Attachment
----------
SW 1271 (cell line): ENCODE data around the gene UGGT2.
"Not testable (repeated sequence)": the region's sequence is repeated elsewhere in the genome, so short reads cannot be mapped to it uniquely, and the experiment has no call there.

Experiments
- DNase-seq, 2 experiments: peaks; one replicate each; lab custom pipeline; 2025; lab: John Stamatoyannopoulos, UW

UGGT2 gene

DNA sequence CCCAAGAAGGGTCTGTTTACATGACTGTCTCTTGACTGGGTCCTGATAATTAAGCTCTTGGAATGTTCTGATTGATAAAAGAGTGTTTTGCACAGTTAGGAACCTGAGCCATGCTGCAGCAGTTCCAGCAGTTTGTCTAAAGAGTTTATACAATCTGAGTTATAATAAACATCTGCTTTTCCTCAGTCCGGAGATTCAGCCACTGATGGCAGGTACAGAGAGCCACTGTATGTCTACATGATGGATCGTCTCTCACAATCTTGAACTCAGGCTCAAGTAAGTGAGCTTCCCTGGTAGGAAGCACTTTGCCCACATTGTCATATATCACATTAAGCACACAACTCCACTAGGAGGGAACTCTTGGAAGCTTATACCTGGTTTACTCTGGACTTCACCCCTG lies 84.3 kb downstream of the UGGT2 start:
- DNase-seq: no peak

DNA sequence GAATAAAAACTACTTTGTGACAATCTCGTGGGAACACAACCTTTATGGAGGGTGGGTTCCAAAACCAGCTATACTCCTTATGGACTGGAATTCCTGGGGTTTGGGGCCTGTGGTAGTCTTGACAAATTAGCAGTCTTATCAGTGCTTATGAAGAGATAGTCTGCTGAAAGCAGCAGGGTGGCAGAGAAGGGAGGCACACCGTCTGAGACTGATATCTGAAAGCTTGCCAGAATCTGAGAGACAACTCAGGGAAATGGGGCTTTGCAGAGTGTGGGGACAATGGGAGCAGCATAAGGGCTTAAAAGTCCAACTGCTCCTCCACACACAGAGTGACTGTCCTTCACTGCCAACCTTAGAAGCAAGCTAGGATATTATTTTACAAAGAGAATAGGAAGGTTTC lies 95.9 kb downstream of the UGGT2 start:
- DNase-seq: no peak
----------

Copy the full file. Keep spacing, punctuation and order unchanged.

SW 1271 (cell line): ENCODE data around the gene UGGT2.
"Not testable (repeated sequence)": the region's sequence is repeated elsewhere in the genome, so short reads cannot be mapped to it uniquely, and the experiment has no call there.

Experiments
- DNase-seq, 2 experiments: peaks; one replicate each; lab custom pipeline; 2025; lab: John Stamatoyannopoulos, UW

UGGT2 gene

DNA sequence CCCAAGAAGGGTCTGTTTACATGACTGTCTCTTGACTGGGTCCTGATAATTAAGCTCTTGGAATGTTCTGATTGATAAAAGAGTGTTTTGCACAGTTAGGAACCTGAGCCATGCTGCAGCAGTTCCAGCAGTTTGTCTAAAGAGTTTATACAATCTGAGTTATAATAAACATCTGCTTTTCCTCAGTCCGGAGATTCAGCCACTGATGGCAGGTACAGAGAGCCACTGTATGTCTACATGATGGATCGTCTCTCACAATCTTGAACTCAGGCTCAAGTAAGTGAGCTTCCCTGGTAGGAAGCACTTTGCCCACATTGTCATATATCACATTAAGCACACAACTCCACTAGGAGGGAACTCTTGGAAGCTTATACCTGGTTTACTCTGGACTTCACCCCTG lies 84.3 kb downstream of the UGGT2 start:
- DNase-seq: no peak

DNA sequence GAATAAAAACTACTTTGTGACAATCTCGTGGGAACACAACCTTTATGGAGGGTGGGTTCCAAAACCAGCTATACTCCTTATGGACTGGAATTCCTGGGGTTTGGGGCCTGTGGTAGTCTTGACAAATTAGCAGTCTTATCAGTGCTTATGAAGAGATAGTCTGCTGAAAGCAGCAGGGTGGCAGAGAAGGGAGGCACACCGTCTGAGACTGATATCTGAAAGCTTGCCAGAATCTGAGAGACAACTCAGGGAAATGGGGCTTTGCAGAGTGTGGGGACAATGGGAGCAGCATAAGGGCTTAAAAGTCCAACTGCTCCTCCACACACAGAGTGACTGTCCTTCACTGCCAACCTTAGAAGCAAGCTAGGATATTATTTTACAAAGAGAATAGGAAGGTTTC lies 95.9 kb downstream of the UGGT2 start:
- DNase-seq: no peak